JT: If Thompson is back to where he was before his upper-body injury last season, then the Cardinal could have their hands full. In his three games last year before he got hurt, Thompson recorded a passer rating of 165.3. The Cardinal front seven will have to be much better than they were a year ago for the Cardinal to have success this season, and they have the tools to do so with a preseason All-Pac-12 First Team player in Booker leading the way. The linebacking room is deep with the return of Mangum-Farrar, Fox and senior Ricky Miezan. All signs point to a much-improved pass rush and run defense after giving up 220 yards per game on the ground and only recording nine sacks in six games a year ago. They will need improvement to stop Thompson, but even more so to stop 2020 Freshman All-American Deuce Vaughn in the backfield.
DW: Thompson is one of the more experienced quarterbacks the Cardinal will face all season, and in his last full game, he scalped No. 3 Oklahoma. On top of that, he’s shown the speed and toughness to make plays with his legs on designed runs, scoring 11 rushing touchdowns in 2019 and three in his abbreviated 2020 season. Maybe that’ll change after Vaughn’s breakout campaign and the season-ending hit Thompson took last year. But Stanford should be on guard — they’ve struggled with mobile QBs over the last few years. Getting Mangum-Farrar and Miezan back at ILB is a game-changer (but also, what happened to highly-recruited DE Joshua Pakola?), and the front seven got plenty of penetration to stuff runs in the spring game. They’ve just got to stay sharp and disciplined on the road with their body clocks set to 9 a.m.
JN: In every game that Stanford won in regulation last season, the defense held the opposing team to less than 27 points. In the other three games, the defense gave up on average 39.9 PPG. There’s no way around it — Stanford’s defense last year did not consistently perform at a high level. For this year’s team to be successful, the front seven need to play well consistently. If the defensive line can get steady pressure on opposing quarterbacks, it will allow the secondary, which currently has lots of question marks, to be much more aggressive in how they defend the pass. I think the 1-2 punch of Thompson and Vaughn will be a tough matchup for anyone this year, but especially a defense that is losing multiple key defenders. I’ll be looking for the Stanford defense to create negative yardage plays, force turnovers and hold Kansas State on third down. If Stanford can perform each of those things, I think the Cardinal will be in a great position to make the Wildcats leave the Lone Star State with an L.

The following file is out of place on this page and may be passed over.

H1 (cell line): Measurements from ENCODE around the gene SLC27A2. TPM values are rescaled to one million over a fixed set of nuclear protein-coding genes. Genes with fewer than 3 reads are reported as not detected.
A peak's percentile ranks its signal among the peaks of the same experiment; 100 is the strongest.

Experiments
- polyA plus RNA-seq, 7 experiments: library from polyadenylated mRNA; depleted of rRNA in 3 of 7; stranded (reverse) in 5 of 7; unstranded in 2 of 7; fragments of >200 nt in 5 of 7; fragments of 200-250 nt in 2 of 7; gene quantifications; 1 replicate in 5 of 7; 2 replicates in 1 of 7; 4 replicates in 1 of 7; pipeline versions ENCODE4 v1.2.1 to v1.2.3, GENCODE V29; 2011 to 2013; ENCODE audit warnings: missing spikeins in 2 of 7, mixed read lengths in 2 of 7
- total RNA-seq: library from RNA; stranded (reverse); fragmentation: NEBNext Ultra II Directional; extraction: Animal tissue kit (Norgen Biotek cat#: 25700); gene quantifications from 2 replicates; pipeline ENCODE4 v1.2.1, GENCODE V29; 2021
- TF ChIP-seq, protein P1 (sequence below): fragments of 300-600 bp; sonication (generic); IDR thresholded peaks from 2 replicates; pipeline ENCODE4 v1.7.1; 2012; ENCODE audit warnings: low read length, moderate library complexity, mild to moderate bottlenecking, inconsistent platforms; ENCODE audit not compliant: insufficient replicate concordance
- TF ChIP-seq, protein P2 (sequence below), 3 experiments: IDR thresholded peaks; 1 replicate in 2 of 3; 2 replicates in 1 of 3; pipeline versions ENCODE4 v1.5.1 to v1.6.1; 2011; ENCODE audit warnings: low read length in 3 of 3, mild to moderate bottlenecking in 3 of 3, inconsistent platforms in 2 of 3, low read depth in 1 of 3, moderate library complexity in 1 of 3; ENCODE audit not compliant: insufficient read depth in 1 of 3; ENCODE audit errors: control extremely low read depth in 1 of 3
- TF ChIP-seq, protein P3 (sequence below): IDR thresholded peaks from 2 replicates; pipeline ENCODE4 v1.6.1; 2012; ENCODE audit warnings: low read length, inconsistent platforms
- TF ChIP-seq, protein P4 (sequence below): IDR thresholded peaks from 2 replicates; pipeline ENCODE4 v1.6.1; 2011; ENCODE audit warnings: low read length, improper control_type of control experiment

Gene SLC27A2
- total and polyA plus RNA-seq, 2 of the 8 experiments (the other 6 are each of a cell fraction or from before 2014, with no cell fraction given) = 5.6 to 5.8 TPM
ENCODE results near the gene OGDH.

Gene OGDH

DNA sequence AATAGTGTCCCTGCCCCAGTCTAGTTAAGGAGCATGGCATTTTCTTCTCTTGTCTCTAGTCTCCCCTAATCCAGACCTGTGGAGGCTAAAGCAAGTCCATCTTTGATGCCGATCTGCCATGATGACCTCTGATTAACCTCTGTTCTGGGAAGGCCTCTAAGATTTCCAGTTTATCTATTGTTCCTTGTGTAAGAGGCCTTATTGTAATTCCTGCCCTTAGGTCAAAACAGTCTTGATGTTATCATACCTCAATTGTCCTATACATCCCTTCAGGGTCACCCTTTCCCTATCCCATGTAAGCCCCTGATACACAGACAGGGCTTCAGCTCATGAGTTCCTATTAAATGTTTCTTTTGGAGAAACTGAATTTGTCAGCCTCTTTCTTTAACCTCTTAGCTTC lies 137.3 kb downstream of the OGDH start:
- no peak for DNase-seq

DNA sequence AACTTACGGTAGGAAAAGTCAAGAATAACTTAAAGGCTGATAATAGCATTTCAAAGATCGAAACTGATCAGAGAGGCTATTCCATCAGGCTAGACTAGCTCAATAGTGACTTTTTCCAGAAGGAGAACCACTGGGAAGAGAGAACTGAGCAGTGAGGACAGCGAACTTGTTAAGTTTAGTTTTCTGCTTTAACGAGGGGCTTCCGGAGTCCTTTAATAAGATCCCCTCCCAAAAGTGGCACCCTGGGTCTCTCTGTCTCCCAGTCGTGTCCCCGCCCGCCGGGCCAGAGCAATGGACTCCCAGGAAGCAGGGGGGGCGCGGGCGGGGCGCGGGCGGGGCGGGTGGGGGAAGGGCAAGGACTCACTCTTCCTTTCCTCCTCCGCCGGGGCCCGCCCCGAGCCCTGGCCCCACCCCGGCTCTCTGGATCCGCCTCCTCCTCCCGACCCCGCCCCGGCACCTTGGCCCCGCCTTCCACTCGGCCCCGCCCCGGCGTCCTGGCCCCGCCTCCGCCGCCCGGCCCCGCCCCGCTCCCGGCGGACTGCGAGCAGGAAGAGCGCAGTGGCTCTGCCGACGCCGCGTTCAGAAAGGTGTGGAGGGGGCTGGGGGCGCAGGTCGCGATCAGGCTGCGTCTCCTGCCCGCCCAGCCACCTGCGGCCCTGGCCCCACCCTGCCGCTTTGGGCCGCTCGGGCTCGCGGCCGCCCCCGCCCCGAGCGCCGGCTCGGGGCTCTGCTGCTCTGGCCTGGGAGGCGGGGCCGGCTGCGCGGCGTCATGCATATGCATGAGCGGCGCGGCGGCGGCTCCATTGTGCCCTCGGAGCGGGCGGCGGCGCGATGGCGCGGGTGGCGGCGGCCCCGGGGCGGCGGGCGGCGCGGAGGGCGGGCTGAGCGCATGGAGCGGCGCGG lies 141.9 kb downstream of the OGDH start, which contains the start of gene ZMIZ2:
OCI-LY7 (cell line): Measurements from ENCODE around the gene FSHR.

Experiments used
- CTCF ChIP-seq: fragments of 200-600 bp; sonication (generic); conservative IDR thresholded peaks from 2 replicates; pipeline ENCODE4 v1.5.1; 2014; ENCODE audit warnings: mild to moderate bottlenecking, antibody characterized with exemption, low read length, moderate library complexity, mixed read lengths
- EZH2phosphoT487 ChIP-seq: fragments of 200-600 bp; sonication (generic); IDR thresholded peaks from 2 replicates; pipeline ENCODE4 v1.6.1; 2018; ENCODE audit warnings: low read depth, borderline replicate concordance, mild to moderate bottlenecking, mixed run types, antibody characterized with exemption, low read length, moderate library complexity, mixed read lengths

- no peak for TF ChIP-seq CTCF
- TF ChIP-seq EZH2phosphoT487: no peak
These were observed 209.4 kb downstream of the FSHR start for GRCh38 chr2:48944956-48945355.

ME: You know who else is a sixth-year quarterback? Isaiah Sanders!
JT: Stanford 27, Kansas State 24 — There is so much uncertainty about how this Cardinal team will show up in Week 1. The same could be said for Kansas State, who fell to Arkansas State to open 2020, but I think that junior running back Austin Jones and an experienced offensive line will carry the Cardinal to a close victory.
DW: Stanford 23, Kansas State 21 — I think both offenses come out rusty and we see a gritty, low-scoring game. The defense does just enough to hold Kansas State at bay. With a good run game, but inconsistent quarterbacking, several Stanford drives stall out in Kansas State territory, and sophomore kicker Joshua Karty gets a busy debut.
JN: Stanford 20, Kansas State 27 — While I wholeheartedly hope the Cardinal can come out victorious, I think the Thompson-Vaughn combo will be too much for the Stanford defense to handle. I think Jones flashes a few glimpses of greatness for Stanford, but the offense as a whole is unable to finish drives in the endzone.
ME: Stanford 16, Kansas State 14 — We’ll be talking a lot more about our running backs after this game. Sure, Jones will be the lead back, but junior Nathaniel Peat was solid last season, while sophomores E.J. Smith and Casey Filkins impressed me at the spring game. This committee of three or four consistently wearing down Kansas State is what’s going to be the key to victory.